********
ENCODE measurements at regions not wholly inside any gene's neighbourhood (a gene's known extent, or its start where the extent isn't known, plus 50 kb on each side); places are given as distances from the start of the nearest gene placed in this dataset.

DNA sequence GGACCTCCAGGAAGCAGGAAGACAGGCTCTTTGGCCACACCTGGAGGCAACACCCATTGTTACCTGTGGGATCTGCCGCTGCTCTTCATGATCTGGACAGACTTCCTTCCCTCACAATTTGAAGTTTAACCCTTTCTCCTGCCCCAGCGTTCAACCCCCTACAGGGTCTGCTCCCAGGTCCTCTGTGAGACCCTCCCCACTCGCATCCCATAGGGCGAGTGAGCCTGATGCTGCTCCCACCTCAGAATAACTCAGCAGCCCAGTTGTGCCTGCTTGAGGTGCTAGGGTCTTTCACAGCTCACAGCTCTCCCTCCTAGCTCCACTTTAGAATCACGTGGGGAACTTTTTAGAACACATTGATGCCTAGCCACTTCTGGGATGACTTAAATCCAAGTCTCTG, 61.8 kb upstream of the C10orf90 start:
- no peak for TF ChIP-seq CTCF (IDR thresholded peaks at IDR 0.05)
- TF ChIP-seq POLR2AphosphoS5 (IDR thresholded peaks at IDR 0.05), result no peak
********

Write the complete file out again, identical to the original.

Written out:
ENCODE measurements at regions not wholly inside any gene's neighbourhood (a gene's known extent, or its start where the extent isn't known, plus 50 kb on each side); places are given as distances from the start of the nearest gene placed in this dataset.

DNA sequence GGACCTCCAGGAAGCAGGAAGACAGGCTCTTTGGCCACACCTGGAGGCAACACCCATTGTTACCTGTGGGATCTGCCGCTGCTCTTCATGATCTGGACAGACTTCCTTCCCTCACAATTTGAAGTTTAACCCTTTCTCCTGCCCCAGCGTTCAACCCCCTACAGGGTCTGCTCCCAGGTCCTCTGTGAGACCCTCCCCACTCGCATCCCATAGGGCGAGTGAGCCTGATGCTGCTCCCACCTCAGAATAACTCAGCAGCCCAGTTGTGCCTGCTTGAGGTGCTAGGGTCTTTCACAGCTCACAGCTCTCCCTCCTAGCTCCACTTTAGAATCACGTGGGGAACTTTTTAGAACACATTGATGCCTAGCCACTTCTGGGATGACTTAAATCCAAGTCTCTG, 61.8 kb upstream of the C10orf90 start:
- no peak for TF ChIP-seq CTCF (IDR thresholded peaks at IDR 0.05)
- TF ChIP-seq POLR2AphosphoS5 (IDR thresholded peaks at IDR 0.05), result no peak